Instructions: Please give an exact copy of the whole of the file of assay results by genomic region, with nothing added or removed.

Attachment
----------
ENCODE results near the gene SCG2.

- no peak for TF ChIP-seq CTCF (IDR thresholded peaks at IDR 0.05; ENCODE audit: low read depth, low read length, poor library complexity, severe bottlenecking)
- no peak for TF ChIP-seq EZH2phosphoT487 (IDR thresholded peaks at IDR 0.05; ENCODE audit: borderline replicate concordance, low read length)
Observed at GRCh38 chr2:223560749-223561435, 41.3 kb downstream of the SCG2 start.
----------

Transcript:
ENCODE results near the gene SCG2.

- no peak for TF ChIP-seq CTCF (IDR thresholded peaks at IDR 0.05; ENCODE audit: low read depth, low read length, poor library complexity, severe bottlenecking)
- no peak for TF ChIP-seq EZH2phosphoT487 (IDR thresholded peaks at IDR 0.05; ENCODE audit: borderline replicate concordance, low read length)
Observed at GRCh38 chr2:223560749-223561435, 41.3 kb downstream of the SCG2 start.